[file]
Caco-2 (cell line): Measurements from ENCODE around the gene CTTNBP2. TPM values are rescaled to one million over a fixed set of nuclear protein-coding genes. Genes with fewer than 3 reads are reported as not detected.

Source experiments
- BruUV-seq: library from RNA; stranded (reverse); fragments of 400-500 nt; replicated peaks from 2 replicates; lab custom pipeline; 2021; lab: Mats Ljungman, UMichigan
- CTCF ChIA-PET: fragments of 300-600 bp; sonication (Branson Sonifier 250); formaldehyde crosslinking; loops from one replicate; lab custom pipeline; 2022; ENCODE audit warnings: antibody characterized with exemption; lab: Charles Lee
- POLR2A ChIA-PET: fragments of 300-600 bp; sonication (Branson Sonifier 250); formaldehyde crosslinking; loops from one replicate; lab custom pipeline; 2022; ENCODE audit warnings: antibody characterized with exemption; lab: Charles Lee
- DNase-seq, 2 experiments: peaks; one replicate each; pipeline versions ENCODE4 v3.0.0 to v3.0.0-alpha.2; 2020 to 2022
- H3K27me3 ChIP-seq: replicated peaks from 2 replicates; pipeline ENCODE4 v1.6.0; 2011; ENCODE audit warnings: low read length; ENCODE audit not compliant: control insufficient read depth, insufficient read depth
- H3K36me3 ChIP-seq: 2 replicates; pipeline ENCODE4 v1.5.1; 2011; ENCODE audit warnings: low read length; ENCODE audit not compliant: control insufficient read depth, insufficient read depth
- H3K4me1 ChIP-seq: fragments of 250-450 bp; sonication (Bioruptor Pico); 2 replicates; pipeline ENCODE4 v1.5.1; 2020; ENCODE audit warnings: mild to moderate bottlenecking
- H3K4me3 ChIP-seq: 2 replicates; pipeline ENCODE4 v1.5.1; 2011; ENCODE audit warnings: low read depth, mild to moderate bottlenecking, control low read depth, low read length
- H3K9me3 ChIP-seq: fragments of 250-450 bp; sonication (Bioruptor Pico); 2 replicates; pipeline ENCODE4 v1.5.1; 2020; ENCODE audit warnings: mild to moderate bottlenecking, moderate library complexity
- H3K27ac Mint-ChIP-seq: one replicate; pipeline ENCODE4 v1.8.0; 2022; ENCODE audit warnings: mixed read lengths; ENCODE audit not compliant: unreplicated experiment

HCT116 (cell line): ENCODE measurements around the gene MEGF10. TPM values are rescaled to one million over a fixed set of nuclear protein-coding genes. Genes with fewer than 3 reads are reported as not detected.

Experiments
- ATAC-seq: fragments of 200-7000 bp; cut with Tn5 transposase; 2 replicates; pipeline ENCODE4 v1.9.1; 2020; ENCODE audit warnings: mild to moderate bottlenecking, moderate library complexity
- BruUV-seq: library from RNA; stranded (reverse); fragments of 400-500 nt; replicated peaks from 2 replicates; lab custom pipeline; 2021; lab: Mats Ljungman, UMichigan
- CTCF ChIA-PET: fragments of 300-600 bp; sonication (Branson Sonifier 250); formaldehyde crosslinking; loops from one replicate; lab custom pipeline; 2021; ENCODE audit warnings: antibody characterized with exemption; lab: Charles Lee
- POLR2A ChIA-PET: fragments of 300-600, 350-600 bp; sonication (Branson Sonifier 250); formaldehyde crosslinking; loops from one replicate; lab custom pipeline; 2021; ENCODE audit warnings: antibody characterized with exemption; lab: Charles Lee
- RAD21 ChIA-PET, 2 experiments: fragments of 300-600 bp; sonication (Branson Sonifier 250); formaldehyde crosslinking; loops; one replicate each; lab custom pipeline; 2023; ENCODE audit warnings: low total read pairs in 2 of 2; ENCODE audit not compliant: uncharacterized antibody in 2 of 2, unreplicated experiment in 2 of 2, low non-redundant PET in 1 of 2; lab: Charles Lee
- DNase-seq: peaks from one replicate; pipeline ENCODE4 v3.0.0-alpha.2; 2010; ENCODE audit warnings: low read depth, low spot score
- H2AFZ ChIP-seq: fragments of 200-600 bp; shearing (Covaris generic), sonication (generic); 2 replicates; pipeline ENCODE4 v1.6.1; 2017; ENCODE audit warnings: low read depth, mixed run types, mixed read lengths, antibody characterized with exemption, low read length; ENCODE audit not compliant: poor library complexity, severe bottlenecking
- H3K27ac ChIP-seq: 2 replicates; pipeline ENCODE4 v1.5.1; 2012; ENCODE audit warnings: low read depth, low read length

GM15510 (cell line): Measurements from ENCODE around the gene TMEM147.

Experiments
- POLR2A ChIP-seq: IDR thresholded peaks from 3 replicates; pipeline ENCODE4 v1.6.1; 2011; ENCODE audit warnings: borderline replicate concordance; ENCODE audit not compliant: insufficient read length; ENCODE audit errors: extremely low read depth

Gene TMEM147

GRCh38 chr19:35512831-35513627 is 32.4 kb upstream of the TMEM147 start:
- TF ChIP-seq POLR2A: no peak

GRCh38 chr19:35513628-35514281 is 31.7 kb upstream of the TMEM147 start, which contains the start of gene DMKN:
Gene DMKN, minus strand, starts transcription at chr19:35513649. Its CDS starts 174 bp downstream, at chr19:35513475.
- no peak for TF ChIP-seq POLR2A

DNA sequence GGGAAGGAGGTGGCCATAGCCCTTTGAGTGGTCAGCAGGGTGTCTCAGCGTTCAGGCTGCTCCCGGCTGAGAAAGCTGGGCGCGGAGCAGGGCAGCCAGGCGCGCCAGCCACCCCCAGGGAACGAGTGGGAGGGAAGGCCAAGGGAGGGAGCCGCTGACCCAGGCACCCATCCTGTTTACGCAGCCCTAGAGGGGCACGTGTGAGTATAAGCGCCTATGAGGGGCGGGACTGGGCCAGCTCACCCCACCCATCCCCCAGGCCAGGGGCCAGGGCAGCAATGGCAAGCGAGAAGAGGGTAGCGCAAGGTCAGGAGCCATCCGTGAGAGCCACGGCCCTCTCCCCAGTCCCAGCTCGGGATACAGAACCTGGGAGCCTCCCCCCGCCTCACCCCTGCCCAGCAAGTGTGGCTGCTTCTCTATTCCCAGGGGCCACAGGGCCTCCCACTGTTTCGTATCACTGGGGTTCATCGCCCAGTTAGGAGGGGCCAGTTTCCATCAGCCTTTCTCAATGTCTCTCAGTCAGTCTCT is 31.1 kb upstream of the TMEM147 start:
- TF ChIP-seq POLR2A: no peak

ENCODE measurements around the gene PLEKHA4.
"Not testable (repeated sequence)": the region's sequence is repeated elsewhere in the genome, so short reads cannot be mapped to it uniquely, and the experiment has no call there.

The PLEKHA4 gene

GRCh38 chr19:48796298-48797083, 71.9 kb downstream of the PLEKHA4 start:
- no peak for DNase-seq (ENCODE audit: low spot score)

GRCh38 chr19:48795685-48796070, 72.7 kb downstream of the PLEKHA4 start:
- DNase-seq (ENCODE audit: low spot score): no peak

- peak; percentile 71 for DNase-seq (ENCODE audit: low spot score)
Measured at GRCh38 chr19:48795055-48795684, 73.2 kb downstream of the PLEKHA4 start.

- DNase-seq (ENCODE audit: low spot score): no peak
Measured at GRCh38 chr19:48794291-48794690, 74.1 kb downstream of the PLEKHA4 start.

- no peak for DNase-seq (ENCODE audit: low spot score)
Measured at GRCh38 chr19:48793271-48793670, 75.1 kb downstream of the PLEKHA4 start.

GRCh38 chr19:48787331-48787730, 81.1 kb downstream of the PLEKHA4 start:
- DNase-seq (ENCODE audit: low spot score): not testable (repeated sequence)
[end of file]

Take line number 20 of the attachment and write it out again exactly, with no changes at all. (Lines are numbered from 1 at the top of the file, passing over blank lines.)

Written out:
- DNase-seq: peaks from one replicate; pipeline ENCODE4 v3.0.0-alpha.2; 2010; ENCODE audit warnings: low read depth, low spot score